This I Believe

Brenda - Springfield, Missouri
Entered on June 1, 2006
Age Group: 50 - 65
Themes: family, gratitude
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This I Believe….

I believe in summer reunions. From the time of my first memories as a three or four year-old, family reunions were the organizing force for our annual vacations. In those days, these get-togethers were held as a “Fourth of July” celebration for the little country church, but because everyone was related somehow, they were in truth, an excuse for all the aunts and uncles and cousins to gather from near and far, and for my family, a chance to go to Texas and spend at least a week at our grandma’s house getting ready for the big day.

The highlights of every year’s celebration were the three-legged race, the sack race, and of course, the “fishing pond,” where little fishing poles were hung over a curtain so Uncle Kurt, hidden behind, could help us snag a fish or crawdad cut out of an old inner tube, along with other prizes. And no reunion was complete without serious games of “42” by the uncles, homemade lemonade in the 50 gallon crock, and all kinds of cousins spread out under the tabernacle waiting their turn to ride in the hay wagon, play horseshoes, or wait impatiently for the pies and coffee cakes to come out in the middle of the afternoon. When my own son got to his first reunion at the age of three, he joined the tradition and he, too, had to wait his turn. But he– and I, watching– were amply rewarded! Those cousins, aunts, and uncles still gather, and it is a comfort to know that they are there, even though I can only rarely join them. Who is making the peach coffee cake this year, I wonder?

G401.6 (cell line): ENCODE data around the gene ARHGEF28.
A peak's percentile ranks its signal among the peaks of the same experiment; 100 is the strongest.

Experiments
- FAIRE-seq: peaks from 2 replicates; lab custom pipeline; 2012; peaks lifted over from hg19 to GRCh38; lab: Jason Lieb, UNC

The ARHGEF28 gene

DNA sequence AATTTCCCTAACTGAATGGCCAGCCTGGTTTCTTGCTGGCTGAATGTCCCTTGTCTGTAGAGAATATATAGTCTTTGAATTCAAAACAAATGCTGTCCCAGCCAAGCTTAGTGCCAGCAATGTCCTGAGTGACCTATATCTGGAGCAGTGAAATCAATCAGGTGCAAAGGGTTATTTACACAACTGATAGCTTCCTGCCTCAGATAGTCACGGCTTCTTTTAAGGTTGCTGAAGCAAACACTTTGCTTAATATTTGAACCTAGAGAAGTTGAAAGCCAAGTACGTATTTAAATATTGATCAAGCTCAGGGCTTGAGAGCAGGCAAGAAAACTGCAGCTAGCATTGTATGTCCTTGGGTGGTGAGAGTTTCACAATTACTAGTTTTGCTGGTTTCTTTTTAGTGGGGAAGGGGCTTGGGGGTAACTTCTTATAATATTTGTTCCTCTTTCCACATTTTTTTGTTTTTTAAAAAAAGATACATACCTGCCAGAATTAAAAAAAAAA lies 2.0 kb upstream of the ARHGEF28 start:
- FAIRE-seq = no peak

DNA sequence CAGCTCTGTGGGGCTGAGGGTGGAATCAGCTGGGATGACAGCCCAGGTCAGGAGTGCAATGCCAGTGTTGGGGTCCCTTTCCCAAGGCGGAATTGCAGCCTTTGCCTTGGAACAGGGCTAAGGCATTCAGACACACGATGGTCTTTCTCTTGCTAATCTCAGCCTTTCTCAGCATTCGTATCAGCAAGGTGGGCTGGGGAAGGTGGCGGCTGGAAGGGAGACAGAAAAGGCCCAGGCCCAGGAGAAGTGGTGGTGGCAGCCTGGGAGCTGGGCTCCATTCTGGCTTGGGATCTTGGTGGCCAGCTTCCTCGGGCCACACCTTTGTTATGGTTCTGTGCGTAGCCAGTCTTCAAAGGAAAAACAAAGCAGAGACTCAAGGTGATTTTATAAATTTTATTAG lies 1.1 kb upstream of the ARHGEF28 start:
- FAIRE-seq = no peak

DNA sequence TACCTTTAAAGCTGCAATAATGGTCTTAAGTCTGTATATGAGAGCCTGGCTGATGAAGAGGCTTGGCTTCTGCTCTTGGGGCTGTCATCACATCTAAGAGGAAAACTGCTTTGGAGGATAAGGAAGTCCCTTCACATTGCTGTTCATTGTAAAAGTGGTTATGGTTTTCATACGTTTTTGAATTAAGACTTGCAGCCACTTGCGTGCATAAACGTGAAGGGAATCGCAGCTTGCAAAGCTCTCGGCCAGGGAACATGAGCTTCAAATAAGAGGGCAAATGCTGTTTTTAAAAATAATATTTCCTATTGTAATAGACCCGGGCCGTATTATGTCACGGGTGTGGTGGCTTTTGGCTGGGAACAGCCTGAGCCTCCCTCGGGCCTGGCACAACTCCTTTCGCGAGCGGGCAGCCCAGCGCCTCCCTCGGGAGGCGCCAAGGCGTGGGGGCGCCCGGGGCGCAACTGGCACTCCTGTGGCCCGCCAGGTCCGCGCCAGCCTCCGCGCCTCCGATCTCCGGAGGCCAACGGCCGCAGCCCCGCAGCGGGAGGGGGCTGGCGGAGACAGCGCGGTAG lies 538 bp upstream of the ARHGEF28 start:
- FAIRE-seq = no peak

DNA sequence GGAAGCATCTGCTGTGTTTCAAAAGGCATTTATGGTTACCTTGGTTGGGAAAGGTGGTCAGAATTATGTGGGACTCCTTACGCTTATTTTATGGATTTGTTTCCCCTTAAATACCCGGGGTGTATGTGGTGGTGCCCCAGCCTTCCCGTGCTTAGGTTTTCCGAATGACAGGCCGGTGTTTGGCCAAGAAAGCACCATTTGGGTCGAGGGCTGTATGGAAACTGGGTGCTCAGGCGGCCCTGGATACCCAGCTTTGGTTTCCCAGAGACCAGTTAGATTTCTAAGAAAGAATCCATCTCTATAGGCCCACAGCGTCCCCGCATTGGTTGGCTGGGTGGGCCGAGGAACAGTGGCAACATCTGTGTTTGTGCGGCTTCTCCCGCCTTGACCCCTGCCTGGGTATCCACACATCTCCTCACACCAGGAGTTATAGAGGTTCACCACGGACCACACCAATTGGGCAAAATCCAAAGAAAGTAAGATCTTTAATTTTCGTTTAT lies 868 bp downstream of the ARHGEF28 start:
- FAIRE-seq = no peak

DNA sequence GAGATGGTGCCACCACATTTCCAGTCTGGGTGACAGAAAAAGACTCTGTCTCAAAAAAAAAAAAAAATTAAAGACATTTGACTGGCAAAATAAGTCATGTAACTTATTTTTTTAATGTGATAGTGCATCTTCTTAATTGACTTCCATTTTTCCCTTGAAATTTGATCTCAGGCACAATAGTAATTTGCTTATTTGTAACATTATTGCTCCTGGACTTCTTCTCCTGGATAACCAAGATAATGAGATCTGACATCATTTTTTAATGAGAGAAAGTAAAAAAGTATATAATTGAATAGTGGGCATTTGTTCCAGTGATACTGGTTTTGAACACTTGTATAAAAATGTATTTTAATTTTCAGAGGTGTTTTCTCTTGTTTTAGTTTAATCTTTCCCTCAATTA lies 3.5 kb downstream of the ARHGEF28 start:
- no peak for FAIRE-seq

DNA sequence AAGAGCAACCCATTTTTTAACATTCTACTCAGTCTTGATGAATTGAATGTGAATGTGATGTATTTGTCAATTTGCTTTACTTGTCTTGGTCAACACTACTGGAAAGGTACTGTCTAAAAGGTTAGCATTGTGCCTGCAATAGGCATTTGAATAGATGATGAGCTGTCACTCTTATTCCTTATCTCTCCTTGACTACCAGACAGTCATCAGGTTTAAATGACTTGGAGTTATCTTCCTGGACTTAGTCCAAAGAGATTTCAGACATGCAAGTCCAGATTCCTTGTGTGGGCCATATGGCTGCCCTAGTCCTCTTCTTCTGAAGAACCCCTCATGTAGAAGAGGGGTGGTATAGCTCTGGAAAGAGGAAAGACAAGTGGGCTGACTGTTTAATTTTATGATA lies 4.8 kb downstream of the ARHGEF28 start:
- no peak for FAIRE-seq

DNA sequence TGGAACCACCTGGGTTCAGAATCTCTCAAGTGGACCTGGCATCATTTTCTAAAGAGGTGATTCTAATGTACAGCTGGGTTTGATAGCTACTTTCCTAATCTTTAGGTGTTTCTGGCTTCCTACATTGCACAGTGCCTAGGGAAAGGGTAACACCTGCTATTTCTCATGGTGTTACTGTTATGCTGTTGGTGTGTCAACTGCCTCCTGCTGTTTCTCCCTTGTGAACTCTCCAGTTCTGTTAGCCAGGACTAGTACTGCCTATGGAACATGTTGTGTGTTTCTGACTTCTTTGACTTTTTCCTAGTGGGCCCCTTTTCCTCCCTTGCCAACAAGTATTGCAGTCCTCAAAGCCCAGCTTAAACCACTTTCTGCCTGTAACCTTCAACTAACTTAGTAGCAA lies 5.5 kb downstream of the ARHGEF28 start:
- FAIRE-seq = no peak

Now I impatiently await another reunion, this time for an entire community. For the last thirty years, the city my family lived in for seven of those years, when my sons were much younger, has come together for a “really good time” celebrating the arts – visual, musical, and gustatory! Begun as a Bicentennial Year project, the festival is now organized by a city “arts and humanities” commission, and over 2000 eager volunteers. Although we left ten years ago, we cannot leave what that event symbolizes. Every year it calls us back, to see and experience not only wonderfully creative endeavors but an amazing connection of people with deep passion for contributing to something that enriches many lives, and the community as a whole. There I will see friends who also come back, as well as those still a part of the fabric of that community, who blend together in the three-day celebration that uplifts and inspires us, as well as enlarges our waistlines. We walk from tent to tent, stopping to see new babies, talk with an artist who’s come back again, or share some cobbler and ice cream with a friend who needs a break.

Is it ever “the same”? Not really, and that’s what keeps it exciting. New artists and musicians, food, and people, keep appearing to join the party. This year, we will bring friends from our current city, and that, too, will be a cause for celebration. It is in these gatherings, and many more, I suspect, around the country, that we touch our roots, give thanks, and reach out to embrace the old and new, together.